However, many studies in MSM in the developed world have shown an increase in high risk sexual behaviour following the introduction of ART coinciding with an increase in HIV incidence [111,112]. Whilst the frequency of HIV testing increased during this period, this was not sufficient to account for the observed increase in the number of new diagnoses [112].

As ART roll-out in sub-Saharan Africa is relatively recent, it is important to maintain on-going surveillance in risk behaviour in this region as this may change as more people become aware of the benefit of ART to prevent transmission.


Remarkable strides have been made in the past decade in potentially curbing the HIV epidemic, although numbers of new infections remain unacceptably high. No HIV prevention approach is 100% efficacious; all require behaviour change as individuals need to have the agency to decide which of the prevention methods best meet their needs at any particular point in time. The optimal way to tackle the epidemic is likely to be through combination HIV prevention [113,114], which combines behavioural change, treatment of STIs, ART for HIV positives and for pre-exposure prophylaxis for HIV negatives, male medical circumcision and structural approaches (Figure 1). It is now recognised that even within generalised epidemics, there are many microepidemics, hence interventions need to be focussed in nature by targeting areas of high transmission geographies and people at most risk of infections including key populations [115]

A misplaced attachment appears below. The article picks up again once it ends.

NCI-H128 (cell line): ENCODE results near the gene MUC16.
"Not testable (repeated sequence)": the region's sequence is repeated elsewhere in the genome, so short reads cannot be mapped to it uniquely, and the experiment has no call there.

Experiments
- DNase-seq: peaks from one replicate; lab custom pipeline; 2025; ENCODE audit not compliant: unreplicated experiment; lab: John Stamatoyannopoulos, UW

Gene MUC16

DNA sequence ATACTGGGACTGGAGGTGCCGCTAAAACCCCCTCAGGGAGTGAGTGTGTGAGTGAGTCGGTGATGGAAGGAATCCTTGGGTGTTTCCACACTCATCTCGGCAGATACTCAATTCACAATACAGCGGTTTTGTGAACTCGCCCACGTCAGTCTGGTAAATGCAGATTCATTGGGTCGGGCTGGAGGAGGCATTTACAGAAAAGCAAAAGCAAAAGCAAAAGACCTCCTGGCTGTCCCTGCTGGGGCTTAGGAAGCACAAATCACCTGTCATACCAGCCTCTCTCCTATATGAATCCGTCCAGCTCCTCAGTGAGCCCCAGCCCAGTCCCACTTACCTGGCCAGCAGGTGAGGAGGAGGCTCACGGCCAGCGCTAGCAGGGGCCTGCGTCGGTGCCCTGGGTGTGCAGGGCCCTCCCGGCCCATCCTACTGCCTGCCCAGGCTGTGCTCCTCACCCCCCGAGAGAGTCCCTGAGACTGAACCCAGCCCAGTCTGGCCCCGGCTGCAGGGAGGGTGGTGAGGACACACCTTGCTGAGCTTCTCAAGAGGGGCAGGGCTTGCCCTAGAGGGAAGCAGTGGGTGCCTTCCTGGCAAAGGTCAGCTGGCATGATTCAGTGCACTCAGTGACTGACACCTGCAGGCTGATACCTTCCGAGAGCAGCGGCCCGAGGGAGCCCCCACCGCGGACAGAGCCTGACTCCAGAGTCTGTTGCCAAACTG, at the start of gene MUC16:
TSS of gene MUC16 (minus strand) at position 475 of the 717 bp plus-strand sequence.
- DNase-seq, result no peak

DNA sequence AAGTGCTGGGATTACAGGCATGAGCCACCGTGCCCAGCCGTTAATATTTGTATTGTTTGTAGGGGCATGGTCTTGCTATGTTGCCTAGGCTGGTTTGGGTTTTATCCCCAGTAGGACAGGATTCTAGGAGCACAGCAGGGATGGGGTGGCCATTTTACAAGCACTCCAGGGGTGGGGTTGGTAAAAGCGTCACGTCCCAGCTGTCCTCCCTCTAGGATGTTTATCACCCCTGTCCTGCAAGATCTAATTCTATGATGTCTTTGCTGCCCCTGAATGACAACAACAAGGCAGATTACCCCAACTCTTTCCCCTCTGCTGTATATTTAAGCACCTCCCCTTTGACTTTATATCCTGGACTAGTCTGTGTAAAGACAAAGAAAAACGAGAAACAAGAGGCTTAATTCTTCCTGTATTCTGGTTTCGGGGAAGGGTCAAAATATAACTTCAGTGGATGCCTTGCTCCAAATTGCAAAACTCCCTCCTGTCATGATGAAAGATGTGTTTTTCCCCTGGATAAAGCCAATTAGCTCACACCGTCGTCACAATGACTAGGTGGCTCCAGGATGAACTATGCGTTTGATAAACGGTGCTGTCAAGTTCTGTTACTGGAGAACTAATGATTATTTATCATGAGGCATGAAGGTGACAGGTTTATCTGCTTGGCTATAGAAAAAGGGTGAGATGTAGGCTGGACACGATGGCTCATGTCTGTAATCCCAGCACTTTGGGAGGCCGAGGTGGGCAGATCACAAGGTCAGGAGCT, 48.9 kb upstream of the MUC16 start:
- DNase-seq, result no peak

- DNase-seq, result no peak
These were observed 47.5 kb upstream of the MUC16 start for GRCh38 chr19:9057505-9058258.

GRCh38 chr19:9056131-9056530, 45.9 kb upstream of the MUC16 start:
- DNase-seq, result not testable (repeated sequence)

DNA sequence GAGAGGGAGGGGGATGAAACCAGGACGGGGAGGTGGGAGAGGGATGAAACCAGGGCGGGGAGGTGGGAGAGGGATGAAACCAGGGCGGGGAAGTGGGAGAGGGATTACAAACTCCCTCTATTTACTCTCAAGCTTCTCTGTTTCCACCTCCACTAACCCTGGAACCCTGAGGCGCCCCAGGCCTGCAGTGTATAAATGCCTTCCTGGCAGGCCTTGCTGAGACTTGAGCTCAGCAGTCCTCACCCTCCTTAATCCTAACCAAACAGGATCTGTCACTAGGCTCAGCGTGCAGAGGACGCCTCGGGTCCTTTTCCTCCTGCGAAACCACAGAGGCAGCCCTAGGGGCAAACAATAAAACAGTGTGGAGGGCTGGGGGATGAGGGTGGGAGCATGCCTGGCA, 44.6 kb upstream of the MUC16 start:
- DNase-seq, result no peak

Figure 1: Combination interventions required to eliminate HIV.

Which and how these interventions are combined may vary by setting using the “know your epidemic, know your response” concept [116]. A modelling study calibrated using the Kenyan HIV epidemic showed that combination of interventions which are deployed in a focused manner as opposed to a uniform manner with a fixed budget applied to both scenarios resulted in more substantial decrease in the incidence of HIV infections [117]. This focused intervention approach requires that the HIV epidemic in a particular setting is characterised to subnational level.The partner demonstration project, which included high risk serodiscordant couples in Kenya and Uganda combined ART given to the HIV positive partner with PrEP given to the HIV negative partner resulted in a 96% reduction in HIV transmission from the HIV positive to the HIV-negative partner.

Research is needed into how the cascade of care can be strengthened from the point of HIV testing to linkage of individuals to care and virological suppression. This would be necessary steps to maximise the impact the new WHO guidelines which recommend ART regardless of CD4 count [5].

Factors which act as barriers and facilitators for each step of the cascade need to be understood both at the individual and health care system level so that appropriate interventions can be put in place.